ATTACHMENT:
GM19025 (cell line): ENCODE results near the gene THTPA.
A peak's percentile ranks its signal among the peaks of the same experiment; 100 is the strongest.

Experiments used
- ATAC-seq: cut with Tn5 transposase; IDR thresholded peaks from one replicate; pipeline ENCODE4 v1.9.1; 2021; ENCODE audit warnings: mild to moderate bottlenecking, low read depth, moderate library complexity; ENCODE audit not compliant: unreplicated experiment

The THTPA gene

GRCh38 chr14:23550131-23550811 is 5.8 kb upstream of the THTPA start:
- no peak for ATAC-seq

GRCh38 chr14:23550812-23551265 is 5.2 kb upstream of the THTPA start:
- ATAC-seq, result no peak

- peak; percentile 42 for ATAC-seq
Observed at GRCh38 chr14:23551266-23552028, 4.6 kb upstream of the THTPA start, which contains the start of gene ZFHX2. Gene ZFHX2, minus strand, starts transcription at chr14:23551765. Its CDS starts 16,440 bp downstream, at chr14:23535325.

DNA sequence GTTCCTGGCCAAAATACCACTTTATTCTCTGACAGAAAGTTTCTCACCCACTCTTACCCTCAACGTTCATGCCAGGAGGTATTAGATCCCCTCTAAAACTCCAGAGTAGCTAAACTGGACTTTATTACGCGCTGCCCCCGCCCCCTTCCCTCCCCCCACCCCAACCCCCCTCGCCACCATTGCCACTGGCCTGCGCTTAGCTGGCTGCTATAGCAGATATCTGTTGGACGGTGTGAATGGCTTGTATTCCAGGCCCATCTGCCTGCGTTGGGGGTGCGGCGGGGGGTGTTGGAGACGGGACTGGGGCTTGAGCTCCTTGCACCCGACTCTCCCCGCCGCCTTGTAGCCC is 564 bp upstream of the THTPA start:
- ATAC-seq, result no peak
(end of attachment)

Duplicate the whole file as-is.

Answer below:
GM19025 (cell line): ENCODE results near the gene THTPA.
A peak's percentile ranks its signal among the peaks of the same experiment; 100 is the strongest.

Experiments used
- ATAC-seq: cut with Tn5 transposase; IDR thresholded peaks from one replicate; pipeline ENCODE4 v1.9.1; 2021; ENCODE audit warnings: mild to moderate bottlenecking, low read depth, moderate library complexity; ENCODE audit not compliant: unreplicated experiment

The THTPA gene

GRCh38 chr14:23550131-23550811 is 5.8 kb upstream of the THTPA start:
- no peak for ATAC-seq

GRCh38 chr14:23550812-23551265 is 5.2 kb upstream of the THTPA start:
- ATAC-seq, result no peak

- peak; percentile 42 for ATAC-seq
Observed at GRCh38 chr14:23551266-23552028, 4.6 kb upstream of the THTPA start, which contains the start of gene ZFHX2. Gene ZFHX2, minus strand, starts transcription at chr14:23551765. Its CDS starts 16,440 bp downstream, at chr14:23535325.

DNA sequence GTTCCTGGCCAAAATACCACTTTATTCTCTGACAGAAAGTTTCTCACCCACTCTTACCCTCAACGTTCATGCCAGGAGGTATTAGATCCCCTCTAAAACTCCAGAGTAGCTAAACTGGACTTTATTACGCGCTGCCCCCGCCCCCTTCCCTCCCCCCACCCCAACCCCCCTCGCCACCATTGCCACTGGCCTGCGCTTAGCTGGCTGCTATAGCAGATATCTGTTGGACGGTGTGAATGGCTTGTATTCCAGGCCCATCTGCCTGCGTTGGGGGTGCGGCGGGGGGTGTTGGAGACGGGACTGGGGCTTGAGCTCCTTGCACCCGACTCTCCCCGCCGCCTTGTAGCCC is 564 bp upstream of the THTPA start:
- ATAC-seq, result no peak